River Rafting for the Lazy

Bozeman’s weather can be rough, especially for those who aren’t from Montana. You spend all of fall, winter and spring waiting for the snow to melt and adapting to the below-freezing temperatures. Then summer hits with 80 and 90 degree weather, and nowhere in town (except maybe the movie theatre) has air conditioning. Walmart sells out of fans the day they get them in stock. So, what is a good way to cool down before the cold hits?

Floating. The most popular place to do so is on the Madison River, just a short drive out of Bozeman. The water is mostly melted snow, so it’s usually pretty cold. Generally, floating is best in August and September (assuming it hasn’t started to snow yet), when the water has had the chance to warm up a bit and feels refreshing rather than hypothermic.

There are a few requirements for floating, the primary one, obtaining a tube to float upon. Big O’ Tires sells and inflates large, black inner tubes — perfect for floating — for about ten dollars. They can be reused and reinflated for your next trip with a bike pump. Walmart also has several tube options, though they tend to be more expensive. They also offer a floating drink cooler ($27) you can tie to your tube and stock up with your drink of choice.

A note on the drinks: Glass is not recommended, and definitely do your best to keep your trash out of the river. Nalgenes work well because they carry a lot of fluid and are river-friendly.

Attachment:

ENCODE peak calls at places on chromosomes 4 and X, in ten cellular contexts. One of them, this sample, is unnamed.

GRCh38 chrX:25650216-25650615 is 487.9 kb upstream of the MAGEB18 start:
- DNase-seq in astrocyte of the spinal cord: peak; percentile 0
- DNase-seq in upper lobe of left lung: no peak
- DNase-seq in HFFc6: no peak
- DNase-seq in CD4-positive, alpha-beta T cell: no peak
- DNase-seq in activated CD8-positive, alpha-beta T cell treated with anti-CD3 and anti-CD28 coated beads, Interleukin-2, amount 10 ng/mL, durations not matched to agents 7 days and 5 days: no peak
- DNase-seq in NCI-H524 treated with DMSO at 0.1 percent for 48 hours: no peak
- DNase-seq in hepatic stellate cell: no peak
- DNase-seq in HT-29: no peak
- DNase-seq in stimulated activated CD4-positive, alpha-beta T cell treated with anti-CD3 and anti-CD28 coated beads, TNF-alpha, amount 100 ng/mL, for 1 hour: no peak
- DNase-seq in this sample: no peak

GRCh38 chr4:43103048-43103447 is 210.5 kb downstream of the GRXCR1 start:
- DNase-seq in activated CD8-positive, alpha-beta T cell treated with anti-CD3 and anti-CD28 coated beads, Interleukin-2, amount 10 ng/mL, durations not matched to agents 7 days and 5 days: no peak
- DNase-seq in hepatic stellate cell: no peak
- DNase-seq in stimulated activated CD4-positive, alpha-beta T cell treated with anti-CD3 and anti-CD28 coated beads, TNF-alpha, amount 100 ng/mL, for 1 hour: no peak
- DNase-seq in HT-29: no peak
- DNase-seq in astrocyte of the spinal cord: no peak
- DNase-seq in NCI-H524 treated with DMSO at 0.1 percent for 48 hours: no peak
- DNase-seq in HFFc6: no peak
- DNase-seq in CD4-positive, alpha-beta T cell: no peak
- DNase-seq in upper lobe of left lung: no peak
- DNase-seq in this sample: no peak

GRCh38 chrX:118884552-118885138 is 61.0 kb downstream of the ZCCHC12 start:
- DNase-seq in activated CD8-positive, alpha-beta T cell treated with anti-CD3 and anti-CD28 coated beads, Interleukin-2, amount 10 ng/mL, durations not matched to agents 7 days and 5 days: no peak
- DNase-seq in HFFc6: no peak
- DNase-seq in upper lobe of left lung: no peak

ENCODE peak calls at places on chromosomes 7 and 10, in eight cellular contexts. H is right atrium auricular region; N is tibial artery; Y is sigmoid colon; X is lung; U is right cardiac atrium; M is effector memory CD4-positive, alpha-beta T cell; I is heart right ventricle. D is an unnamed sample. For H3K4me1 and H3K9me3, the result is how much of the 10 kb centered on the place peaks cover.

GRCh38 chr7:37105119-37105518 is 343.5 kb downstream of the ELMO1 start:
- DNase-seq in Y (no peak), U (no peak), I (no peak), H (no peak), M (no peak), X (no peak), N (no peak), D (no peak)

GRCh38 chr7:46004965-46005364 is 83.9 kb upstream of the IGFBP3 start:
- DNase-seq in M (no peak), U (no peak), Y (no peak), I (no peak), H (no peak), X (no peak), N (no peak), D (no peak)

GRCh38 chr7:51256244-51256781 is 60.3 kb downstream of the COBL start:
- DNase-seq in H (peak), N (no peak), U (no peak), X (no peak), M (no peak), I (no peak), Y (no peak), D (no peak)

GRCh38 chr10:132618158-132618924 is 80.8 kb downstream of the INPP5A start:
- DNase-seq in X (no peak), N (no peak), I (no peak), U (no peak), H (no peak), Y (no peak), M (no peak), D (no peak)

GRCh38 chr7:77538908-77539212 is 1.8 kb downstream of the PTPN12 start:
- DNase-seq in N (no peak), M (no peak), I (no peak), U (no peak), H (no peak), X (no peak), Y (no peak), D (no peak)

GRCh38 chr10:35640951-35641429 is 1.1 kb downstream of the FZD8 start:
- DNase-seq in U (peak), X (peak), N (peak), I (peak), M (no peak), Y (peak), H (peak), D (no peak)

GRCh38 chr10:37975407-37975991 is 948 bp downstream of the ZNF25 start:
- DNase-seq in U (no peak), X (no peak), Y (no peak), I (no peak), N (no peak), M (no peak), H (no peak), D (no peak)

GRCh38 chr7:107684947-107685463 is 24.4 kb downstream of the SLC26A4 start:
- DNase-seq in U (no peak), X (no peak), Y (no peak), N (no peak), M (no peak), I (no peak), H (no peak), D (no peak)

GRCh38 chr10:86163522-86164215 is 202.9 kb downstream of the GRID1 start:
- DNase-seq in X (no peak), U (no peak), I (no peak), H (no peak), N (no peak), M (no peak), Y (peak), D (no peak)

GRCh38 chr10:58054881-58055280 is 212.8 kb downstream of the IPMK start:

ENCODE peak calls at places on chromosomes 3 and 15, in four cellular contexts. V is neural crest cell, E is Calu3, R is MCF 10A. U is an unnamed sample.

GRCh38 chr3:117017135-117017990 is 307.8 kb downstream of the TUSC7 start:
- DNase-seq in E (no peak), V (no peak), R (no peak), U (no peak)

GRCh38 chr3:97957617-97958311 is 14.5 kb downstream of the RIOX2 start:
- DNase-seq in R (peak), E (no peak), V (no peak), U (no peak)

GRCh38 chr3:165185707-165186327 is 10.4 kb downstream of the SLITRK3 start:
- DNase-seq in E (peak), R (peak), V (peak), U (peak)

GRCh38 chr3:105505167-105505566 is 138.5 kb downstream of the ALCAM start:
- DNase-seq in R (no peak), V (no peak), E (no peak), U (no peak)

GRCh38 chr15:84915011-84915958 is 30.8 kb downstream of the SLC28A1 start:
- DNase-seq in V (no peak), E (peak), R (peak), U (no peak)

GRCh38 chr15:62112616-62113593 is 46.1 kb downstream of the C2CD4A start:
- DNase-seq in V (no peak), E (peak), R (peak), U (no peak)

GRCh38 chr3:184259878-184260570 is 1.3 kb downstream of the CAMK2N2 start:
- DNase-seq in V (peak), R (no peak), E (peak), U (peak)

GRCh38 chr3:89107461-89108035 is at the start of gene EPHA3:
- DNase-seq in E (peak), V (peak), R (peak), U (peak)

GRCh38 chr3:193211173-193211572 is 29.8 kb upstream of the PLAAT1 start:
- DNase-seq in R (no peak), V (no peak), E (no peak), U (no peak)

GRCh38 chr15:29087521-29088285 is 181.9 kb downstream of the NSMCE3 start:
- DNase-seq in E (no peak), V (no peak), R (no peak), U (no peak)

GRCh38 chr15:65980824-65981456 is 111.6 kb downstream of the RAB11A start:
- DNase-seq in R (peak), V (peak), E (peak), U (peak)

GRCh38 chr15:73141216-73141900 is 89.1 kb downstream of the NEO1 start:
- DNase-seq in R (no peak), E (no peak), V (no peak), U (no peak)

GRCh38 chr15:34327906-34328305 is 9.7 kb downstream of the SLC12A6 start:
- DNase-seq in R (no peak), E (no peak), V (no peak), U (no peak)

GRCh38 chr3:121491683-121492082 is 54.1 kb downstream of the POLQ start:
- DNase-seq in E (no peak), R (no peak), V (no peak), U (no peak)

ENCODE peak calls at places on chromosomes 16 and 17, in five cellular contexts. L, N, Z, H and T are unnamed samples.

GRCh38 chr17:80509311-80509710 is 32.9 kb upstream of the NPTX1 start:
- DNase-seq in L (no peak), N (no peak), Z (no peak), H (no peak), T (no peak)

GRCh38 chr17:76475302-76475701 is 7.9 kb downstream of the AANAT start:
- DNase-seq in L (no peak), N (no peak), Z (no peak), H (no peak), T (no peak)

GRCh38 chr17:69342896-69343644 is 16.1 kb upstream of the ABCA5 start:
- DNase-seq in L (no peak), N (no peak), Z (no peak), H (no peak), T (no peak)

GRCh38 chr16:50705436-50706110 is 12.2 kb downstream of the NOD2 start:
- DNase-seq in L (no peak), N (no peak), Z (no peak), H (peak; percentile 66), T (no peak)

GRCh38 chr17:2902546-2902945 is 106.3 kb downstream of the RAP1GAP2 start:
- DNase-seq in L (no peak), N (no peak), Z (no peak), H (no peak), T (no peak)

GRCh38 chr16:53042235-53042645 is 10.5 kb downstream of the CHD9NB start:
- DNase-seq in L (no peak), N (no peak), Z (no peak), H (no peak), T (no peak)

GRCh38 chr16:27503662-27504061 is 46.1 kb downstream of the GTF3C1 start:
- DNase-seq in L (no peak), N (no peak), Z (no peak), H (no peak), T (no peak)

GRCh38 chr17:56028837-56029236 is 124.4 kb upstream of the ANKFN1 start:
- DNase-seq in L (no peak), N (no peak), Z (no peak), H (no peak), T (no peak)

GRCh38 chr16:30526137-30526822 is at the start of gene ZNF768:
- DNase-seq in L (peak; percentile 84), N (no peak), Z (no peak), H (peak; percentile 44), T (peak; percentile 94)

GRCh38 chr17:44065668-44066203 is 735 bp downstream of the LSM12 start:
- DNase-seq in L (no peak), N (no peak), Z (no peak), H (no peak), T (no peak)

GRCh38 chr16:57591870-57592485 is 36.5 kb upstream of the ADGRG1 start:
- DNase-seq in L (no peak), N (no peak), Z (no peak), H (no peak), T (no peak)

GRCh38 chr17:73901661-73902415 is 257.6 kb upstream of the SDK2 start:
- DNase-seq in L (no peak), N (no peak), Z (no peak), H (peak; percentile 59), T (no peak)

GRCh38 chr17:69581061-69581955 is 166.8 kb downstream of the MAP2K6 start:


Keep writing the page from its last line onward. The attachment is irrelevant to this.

If you aren’t sure you want to go more than once, or if you simply don’t have the storage space (dorm rooms are pretty small), there are quite a few places in town where you can rent tubes and even get advice about where to go, including the Outdoor Recreation center on campus and Madison River Tubing.

Madison River Tubing, located on the corner of 11th and Main streets, (madisonrivertubing.com) offers shuttles for those of us that lack vehicles. If you do have a car, be sure to drive down with two separate cars — one for the drop-off point and pick-up point. Drive together to wherever you would like to get out of the river and park one of the cars — equipped with towels and clothes — then pile into the other car, with inner tubes, sunscreen and your drinks, and drive up to the place where you want to get in.

Absolutely remember to bring sunscreen, as you’ll probably be sitting in the same position in the sun for a few hours — unless you’d like to come back to class slathered in aloe and red from head to toe.

Before you go, check the weather and fire information to ensure there’ll be no thunderstorms or forest fires nearby. This Sunday, Sept. 8, is supposed to be a sunny 75 degrees with no chance of rain. So, go get your float on!